# Homework Help: First Order Linear Differential Equations

1. Jan 18, 2004

### wubie

Hello,

It has been over a year since I last did calculus. And I am having trouble with my current calculus course. First here is the question:

Solve the given first-order linear equation and verify that your solution indeed satisfies the equation.

y' - 2xy = 2xe^x^2

Now I THINK I have the answer:

y = e^x^2 ( x^2 + c)

But how do I verify? I would think I simply would take the above equation and it's derivative and sub. into the equation

y' - 2xy = 2xe^x^2

If that is the case, my problem is this: When I take the derivative of

y = e^x^2 ( x^2 + c)

I have

y' = 2x * e^x^2 + 2x^3 * e^x^2 + 2x * C * e^x^2

How can I verify my answer when there is an unknown constant in my derivative? What am I missing?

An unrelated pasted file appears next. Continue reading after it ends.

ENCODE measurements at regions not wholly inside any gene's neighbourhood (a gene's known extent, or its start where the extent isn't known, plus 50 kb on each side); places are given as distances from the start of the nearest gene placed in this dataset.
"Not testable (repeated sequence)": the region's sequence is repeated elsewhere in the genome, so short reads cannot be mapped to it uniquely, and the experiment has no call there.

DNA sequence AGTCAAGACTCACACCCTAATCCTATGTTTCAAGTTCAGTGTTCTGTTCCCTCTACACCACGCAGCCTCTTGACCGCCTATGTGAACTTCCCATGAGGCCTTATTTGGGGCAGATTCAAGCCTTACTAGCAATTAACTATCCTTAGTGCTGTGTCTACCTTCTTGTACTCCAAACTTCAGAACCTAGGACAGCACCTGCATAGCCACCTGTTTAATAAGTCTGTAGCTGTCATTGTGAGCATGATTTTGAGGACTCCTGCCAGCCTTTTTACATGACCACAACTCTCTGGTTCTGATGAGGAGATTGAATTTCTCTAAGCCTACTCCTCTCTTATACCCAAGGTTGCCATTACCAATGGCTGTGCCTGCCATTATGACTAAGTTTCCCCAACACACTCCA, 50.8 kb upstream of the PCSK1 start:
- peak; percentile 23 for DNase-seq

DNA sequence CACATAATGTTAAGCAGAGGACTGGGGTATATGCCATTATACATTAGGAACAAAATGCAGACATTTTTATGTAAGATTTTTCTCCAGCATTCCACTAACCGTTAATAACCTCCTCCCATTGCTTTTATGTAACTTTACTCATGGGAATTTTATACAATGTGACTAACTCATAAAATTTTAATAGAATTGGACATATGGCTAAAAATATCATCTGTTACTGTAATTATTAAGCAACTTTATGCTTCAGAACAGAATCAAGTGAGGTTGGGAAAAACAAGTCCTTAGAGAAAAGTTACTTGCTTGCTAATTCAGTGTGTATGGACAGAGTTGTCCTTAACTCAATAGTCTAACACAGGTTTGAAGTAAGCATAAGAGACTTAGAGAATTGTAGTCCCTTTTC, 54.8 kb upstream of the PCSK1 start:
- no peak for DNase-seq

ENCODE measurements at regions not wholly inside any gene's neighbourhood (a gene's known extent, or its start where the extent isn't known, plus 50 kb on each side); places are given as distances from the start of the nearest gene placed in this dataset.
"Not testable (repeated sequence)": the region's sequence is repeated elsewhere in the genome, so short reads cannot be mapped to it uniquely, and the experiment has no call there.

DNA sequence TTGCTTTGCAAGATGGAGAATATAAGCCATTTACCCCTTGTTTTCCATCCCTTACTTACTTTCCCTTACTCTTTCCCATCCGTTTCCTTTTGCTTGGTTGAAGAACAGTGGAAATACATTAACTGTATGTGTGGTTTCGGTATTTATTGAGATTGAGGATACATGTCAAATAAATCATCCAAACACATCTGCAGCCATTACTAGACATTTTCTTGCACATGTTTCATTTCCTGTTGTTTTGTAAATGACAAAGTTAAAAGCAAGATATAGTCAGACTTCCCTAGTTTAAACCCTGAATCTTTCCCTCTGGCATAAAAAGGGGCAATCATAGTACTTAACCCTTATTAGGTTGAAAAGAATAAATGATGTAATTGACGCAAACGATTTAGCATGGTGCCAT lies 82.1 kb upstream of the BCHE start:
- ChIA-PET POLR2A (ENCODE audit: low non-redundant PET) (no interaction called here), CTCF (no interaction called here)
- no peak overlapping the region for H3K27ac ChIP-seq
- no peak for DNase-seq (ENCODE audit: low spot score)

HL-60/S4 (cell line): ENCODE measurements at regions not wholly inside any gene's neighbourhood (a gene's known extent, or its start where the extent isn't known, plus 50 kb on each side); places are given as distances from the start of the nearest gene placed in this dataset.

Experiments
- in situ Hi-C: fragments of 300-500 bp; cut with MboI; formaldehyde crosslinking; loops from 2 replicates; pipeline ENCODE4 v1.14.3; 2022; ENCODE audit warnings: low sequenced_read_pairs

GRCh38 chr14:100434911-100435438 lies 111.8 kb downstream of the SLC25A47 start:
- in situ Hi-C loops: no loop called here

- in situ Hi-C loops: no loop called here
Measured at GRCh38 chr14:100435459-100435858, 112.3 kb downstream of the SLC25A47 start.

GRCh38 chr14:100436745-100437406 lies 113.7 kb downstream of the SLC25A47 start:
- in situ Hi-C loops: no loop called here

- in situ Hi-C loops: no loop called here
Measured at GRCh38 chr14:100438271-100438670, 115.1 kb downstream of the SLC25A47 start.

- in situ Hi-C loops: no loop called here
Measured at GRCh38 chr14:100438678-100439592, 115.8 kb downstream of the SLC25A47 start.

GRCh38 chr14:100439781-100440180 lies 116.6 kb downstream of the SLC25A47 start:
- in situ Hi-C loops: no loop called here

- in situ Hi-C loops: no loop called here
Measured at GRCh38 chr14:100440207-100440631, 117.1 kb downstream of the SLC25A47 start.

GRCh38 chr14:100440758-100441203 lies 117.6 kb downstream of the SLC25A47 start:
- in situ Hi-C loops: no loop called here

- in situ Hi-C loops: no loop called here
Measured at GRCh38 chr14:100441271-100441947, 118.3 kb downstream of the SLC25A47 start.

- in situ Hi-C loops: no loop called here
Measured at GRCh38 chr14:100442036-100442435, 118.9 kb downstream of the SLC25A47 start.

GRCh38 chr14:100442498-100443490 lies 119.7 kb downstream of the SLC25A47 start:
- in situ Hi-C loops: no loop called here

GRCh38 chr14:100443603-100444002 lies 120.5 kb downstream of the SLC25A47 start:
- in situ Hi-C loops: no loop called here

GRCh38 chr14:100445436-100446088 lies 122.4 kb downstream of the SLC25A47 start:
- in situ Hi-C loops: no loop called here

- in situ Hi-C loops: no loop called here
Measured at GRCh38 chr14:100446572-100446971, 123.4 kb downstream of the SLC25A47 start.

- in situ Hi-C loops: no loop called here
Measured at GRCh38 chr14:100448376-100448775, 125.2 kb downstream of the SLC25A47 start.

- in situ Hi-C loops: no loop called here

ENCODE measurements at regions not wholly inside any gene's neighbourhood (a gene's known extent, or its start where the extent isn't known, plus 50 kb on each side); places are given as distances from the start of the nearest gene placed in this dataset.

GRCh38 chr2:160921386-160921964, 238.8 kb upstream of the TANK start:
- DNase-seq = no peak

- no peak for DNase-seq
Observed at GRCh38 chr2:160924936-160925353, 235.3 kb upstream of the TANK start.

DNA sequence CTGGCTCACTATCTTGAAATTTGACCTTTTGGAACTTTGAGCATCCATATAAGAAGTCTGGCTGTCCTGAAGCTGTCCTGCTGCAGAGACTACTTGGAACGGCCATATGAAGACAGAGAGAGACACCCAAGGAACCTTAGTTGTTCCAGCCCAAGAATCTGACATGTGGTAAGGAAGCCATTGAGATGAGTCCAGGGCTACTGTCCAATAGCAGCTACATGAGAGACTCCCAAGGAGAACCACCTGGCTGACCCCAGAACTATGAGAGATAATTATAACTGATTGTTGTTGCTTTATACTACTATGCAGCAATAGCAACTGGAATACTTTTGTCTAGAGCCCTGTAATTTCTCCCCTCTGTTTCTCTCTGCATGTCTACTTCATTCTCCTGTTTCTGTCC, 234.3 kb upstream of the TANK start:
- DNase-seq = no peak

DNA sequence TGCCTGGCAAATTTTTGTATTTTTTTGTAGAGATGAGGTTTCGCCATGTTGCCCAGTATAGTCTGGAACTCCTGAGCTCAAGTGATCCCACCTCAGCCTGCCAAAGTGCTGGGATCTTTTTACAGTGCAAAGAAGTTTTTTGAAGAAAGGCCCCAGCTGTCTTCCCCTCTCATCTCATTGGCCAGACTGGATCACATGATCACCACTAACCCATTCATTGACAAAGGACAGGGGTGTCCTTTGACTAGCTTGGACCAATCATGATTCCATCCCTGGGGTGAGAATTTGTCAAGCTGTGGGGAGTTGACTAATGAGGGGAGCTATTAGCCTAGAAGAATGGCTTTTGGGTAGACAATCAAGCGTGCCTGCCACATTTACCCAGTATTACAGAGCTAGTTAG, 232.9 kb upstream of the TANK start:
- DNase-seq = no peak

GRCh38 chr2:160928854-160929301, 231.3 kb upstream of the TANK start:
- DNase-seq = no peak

Any help is appreciated - detailed if possible. Thankyou.

2. Jan 18, 2004

### jamesrc

Keep doing what you're doing and the constant will cancel out:

$$y = e^{x^2}(x^2+{\rm C})$$
$$y' = 2x{\rm C}e^{x^2} + 2x^3e^{x^2} + 2xe^{x^2}$$
$$2xy = 2x{\rm C}e^{x^2} + 2x^3e^{x^2}$$

Substitute in to find that:

$$y'-2xy = 2xe^{x^2}$$

3. Jan 18, 2004

### Kurdt

Staff Emeritus
Ok, as I understand it we have the following equation that we must solve.

$$\frac {dy}{dx}-2xy=2xe^{x^2}$$

First we must compute the integrating factor which is.

$$F(x)=e^{\int{f(x)dx}}$$

and multiply the original equation by this to get

$$e^{x^2}\frac{dy}{dx}-2xye^{x^2}=2xe^{2x^2}$$

And then the final equation to solve just becomes

$$ye^{x^2}=\int2xe^{2x^2}dx$$

and y is then

$$y=-\frac{e^{2x^2}}{2}+C$$

Last edited: Jan 18, 2004
4. Jan 18, 2004

### wubie

Thanks to the both of you.

I think kurdt that you made an error.

f(x) = - 2x

not

f(x) = 2x

Thanks anyway though.

Cheers.

5. Jan 19, 2004

### Kurdt

Staff Emeritus
Oops I apologise. Well it just goes to prove I am only human